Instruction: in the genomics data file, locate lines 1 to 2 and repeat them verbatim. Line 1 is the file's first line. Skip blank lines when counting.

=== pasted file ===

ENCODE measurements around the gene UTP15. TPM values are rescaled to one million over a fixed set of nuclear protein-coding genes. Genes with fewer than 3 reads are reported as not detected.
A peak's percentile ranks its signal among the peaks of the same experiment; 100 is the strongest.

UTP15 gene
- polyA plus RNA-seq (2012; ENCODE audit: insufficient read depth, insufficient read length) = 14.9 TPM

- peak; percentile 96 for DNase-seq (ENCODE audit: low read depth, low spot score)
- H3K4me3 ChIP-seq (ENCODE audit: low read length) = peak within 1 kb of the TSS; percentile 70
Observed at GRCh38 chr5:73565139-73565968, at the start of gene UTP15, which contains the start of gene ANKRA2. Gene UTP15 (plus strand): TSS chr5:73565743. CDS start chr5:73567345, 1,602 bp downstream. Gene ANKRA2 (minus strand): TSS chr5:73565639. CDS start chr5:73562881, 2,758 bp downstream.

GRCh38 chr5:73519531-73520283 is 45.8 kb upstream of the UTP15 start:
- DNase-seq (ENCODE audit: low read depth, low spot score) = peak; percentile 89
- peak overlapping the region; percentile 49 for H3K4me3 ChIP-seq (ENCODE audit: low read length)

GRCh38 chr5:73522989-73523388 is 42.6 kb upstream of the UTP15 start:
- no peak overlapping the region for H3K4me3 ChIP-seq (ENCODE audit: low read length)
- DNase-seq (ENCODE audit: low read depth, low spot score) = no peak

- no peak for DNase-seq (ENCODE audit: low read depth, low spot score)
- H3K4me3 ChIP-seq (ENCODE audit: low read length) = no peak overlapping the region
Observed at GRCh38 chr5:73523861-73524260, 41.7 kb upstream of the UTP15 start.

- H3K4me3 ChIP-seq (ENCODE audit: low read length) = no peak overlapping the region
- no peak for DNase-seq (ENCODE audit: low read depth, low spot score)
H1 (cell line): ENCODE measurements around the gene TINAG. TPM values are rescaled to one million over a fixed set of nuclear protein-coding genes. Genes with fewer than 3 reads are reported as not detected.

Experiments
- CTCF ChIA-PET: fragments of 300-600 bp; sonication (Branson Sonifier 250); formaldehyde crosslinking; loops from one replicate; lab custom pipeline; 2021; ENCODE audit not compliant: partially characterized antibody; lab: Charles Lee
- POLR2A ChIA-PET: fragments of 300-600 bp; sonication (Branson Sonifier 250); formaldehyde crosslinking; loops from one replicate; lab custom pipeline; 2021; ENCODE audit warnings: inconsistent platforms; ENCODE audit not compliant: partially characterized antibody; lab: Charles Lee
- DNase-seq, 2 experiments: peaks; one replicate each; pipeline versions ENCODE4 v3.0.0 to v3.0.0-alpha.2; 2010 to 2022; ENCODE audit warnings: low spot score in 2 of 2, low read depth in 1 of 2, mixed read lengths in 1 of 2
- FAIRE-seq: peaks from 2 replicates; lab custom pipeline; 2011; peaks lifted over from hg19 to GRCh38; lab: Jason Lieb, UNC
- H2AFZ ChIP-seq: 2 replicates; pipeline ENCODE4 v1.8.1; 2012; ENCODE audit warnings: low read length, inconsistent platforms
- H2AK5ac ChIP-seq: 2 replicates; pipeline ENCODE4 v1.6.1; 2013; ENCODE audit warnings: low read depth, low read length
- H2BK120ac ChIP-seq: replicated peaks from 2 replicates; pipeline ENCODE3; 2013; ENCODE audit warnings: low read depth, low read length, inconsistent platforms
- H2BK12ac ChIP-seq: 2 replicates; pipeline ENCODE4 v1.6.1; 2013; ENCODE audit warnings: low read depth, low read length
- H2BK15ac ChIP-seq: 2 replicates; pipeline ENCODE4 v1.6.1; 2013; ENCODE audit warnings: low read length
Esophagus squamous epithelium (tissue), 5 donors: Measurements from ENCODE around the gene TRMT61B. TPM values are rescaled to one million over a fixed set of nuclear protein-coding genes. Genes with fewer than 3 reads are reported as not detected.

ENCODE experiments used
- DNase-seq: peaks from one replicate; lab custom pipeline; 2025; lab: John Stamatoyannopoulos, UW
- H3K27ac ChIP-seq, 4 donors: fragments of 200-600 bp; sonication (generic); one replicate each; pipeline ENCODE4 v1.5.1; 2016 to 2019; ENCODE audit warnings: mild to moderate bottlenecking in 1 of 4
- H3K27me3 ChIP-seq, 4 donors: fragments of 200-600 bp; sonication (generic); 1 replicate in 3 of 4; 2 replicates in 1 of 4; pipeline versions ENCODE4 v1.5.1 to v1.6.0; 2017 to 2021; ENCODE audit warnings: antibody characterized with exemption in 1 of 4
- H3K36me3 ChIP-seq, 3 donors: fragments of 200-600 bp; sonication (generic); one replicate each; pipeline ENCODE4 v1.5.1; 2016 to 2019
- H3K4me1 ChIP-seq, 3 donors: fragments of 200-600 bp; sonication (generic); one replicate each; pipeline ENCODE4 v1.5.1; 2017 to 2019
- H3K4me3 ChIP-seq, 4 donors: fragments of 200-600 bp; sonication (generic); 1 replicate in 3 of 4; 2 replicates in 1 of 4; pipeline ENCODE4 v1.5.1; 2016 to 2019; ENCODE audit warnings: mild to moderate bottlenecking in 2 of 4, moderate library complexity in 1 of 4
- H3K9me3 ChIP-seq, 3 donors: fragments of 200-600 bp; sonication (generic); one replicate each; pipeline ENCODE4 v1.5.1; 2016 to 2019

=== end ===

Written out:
ENCODE measurements around the gene UTP15. TPM values are rescaled to one million over a fixed set of nuclear protein-coding genes. Genes with fewer than 3 reads are reported as not detected.
A peak's percentile ranks its signal among the peaks of the same experiment; 100 is the strongest.